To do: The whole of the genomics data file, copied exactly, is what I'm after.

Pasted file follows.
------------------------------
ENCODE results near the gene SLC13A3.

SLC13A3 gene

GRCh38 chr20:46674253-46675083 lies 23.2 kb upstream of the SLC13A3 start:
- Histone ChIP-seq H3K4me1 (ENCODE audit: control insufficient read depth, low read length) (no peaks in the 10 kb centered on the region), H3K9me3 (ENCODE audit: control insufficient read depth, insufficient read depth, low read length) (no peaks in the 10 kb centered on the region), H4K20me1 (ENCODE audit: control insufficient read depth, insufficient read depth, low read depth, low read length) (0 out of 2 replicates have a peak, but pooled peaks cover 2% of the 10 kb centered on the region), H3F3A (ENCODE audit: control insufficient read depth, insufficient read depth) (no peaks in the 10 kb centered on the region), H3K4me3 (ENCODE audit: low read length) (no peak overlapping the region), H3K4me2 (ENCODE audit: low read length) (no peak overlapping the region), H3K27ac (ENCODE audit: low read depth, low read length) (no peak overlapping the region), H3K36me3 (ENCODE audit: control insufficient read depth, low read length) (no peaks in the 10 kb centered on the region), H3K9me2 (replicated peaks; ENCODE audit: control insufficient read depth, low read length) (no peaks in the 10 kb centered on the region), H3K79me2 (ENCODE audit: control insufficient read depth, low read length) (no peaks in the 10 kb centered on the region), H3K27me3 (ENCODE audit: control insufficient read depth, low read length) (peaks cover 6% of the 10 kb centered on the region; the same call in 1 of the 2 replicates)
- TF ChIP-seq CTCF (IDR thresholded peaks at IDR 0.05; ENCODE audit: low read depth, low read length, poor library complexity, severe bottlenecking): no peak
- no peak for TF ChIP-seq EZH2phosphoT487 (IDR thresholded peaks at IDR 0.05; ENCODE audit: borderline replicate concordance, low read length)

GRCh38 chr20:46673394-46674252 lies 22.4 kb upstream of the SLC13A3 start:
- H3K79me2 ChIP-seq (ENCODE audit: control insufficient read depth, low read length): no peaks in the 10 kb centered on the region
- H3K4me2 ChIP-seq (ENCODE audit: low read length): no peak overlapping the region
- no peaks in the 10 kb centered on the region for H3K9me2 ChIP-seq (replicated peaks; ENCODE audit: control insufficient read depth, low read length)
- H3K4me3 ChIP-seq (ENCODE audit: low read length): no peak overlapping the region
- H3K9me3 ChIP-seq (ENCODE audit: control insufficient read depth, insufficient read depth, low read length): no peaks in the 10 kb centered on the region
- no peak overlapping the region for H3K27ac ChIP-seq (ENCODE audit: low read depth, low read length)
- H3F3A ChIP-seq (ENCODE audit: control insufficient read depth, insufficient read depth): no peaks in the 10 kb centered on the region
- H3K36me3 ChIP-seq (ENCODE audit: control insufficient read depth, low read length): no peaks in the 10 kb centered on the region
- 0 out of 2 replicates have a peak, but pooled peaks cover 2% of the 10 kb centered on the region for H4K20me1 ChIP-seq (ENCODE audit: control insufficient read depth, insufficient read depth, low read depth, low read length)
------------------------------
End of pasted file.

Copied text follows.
ENCODE results near the gene SLC13A3.

SLC13A3 gene

GRCh38 chr20:46674253-46675083 lies 23.2 kb upstream of the SLC13A3 start:
- Histone ChIP-seq H3K4me1 (ENCODE audit: control insufficient read depth, low read length) (no peaks in the 10 kb centered on the region), H3K9me3 (ENCODE audit: control insufficient read depth, insufficient read depth, low read length) (no peaks in the 10 kb centered on the region), H4K20me1 (ENCODE audit: control insufficient read depth, insufficient read depth, low read depth, low read length) (0 out of 2 replicates have a peak, but pooled peaks cover 2% of the 10 kb centered on the region), H3F3A (ENCODE audit: control insufficient read depth, insufficient read depth) (no peaks in the 10 kb centered on the region), H3K4me3 (ENCODE audit: low read length) (no peak overlapping the region), H3K4me2 (ENCODE audit: low read length) (no peak overlapping the region), H3K27ac (ENCODE audit: low read depth, low read length) (no peak overlapping the region), H3K36me3 (ENCODE audit: control insufficient read depth, low read length) (no peaks in the 10 kb centered on the region), H3K9me2 (replicated peaks; ENCODE audit: control insufficient read depth, low read length) (no peaks in the 10 kb centered on the region), H3K79me2 (ENCODE audit: control insufficient read depth, low read length) (no peaks in the 10 kb centered on the region), H3K27me3 (ENCODE audit: control insufficient read depth, low read length) (peaks cover 6% of the 10 kb centered on the region; the same call in 1 of the 2 replicates)
- TF ChIP-seq CTCF (IDR thresholded peaks at IDR 0.05; ENCODE audit: low read depth, low read length, poor library complexity, severe bottlenecking): no peak
- no peak for TF ChIP-seq EZH2phosphoT487 (IDR thresholded peaks at IDR 0.05; ENCODE audit: borderline replicate concordance, low read length)

GRCh38 chr20:46673394-46674252 lies 22.4 kb upstream of the SLC13A3 start:
- H3K79me2 ChIP-seq (ENCODE audit: control insufficient read depth, low read length): no peaks in the 10 kb centered on the region
- H3K4me2 ChIP-seq (ENCODE audit: low read length): no peak overlapping the region
- no peaks in the 10 kb centered on the region for H3K9me2 ChIP-seq (replicated peaks; ENCODE audit: control insufficient read depth, low read length)
- H3K4me3 ChIP-seq (ENCODE audit: low read length): no peak overlapping the region
- H3K9me3 ChIP-seq (ENCODE audit: control insufficient read depth, insufficient read depth, low read length): no peaks in the 10 kb centered on the region
- no peak overlapping the region for H3K27ac ChIP-seq (ENCODE audit: low read depth, low read length)
- H3F3A ChIP-seq (ENCODE audit: control insufficient read depth, insufficient read depth): no peaks in the 10 kb centered on the region
- H3K36me3 ChIP-seq (ENCODE audit: control insufficient read depth, low read length): no peaks in the 10 kb centered on the region
- 0 out of 2 replicates have a peak, but pooled peaks cover 2% of the 10 kb centered on the region for H4K20me1 ChIP-seq (ENCODE audit: control insufficient read depth, insufficient read depth, low read depth, low read length)